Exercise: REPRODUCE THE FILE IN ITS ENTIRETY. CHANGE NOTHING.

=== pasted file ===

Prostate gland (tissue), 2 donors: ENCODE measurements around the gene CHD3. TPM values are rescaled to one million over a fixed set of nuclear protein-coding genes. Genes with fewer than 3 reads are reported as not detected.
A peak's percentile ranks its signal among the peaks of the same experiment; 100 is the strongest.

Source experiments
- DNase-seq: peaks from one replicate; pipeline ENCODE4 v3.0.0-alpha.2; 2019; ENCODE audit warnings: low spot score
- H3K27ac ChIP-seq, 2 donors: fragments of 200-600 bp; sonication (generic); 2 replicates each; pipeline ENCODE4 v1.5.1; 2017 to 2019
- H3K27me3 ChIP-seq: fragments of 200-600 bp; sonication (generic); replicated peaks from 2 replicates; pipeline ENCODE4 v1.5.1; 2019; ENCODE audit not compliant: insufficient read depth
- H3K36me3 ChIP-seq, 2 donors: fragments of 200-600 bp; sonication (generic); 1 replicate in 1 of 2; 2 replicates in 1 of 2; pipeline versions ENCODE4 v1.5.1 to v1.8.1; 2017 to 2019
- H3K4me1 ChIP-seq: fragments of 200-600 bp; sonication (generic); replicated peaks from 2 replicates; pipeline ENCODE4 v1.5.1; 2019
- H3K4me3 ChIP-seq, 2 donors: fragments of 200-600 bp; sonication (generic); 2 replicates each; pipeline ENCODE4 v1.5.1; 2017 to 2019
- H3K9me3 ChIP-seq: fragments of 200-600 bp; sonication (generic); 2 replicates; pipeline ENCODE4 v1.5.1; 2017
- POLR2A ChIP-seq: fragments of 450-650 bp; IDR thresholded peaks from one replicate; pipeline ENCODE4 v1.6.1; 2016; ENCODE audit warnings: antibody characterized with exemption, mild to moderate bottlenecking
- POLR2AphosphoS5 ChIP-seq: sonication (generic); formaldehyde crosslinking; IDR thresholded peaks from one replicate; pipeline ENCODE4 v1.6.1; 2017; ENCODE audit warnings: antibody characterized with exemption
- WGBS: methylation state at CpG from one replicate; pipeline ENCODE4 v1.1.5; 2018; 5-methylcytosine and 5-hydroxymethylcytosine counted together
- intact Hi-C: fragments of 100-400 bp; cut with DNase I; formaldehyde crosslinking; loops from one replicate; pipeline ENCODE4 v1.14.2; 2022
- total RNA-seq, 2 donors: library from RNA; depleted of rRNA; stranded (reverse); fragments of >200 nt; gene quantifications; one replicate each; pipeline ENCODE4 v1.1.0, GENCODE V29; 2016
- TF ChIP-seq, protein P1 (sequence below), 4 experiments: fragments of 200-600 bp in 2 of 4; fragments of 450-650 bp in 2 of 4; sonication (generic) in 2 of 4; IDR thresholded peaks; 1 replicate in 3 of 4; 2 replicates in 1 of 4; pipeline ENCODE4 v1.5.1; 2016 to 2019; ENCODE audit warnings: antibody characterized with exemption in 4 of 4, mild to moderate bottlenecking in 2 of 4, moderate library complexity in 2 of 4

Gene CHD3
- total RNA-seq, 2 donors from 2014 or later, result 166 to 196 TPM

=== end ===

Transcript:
Prostate gland (tissue), 2 donors: ENCODE measurements around the gene CHD3. TPM values are rescaled to one million over a fixed set of nuclear protein-coding genes. Genes with fewer than 3 reads are reported as not detected.
A peak's percentile ranks its signal among the peaks of the same experiment; 100 is the strongest.

Source experiments
- DNase-seq: peaks from one replicate; pipeline ENCODE4 v3.0.0-alpha.2; 2019; ENCODE audit warnings: low spot score
- H3K27ac ChIP-seq, 2 donors: fragments of 200-600 bp; sonication (generic); 2 replicates each; pipeline ENCODE4 v1.5.1; 2017 to 2019
- H3K27me3 ChIP-seq: fragments of 200-600 bp; sonication (generic); replicated peaks from 2 replicates; pipeline ENCODE4 v1.5.1; 2019; ENCODE audit not compliant: insufficient read depth
- H3K36me3 ChIP-seq, 2 donors: fragments of 200-600 bp; sonication (generic); 1 replicate in 1 of 2; 2 replicates in 1 of 2; pipeline versions ENCODE4 v1.5.1 to v1.8.1; 2017 to 2019
- H3K4me1 ChIP-seq: fragments of 200-600 bp; sonication (generic); replicated peaks from 2 replicates; pipeline ENCODE4 v1.5.1; 2019
- H3K4me3 ChIP-seq, 2 donors: fragments of 200-600 bp; sonication (generic); 2 replicates each; pipeline ENCODE4 v1.5.1; 2017 to 2019
- H3K9me3 ChIP-seq: fragments of 200-600 bp; sonication (generic); 2 replicates; pipeline ENCODE4 v1.5.1; 2017
- POLR2A ChIP-seq: fragments of 450-650 bp; IDR thresholded peaks from one replicate; pipeline ENCODE4 v1.6.1; 2016; ENCODE audit warnings: antibody characterized with exemption, mild to moderate bottlenecking
- POLR2AphosphoS5 ChIP-seq: sonication (generic); formaldehyde crosslinking; IDR thresholded peaks from one replicate; pipeline ENCODE4 v1.6.1; 2017; ENCODE audit warnings: antibody characterized with exemption
- WGBS: methylation state at CpG from one replicate; pipeline ENCODE4 v1.1.5; 2018; 5-methylcytosine and 5-hydroxymethylcytosine counted together
- intact Hi-C: fragments of 100-400 bp; cut with DNase I; formaldehyde crosslinking; loops from one replicate; pipeline ENCODE4 v1.14.2; 2022
- total RNA-seq, 2 donors: library from RNA; depleted of rRNA; stranded (reverse); fragments of >200 nt; gene quantifications; one replicate each; pipeline ENCODE4 v1.1.0, GENCODE V29; 2016
- TF ChIP-seq, protein P1 (sequence below), 4 experiments: fragments of 200-600 bp in 2 of 4; fragments of 450-650 bp in 2 of 4; sonication (generic) in 2 of 4; IDR thresholded peaks; 1 replicate in 3 of 4; 2 replicates in 1 of 4; pipeline ENCODE4 v1.5.1; 2016 to 2019; ENCODE audit warnings: antibody characterized with exemption in 4 of 4, mild to moderate bottlenecking in 2 of 4, moderate library complexity in 2 of 4

Gene CHD3
- total RNA-seq, 2 donors from 2014 or later, result 166 to 196 TPM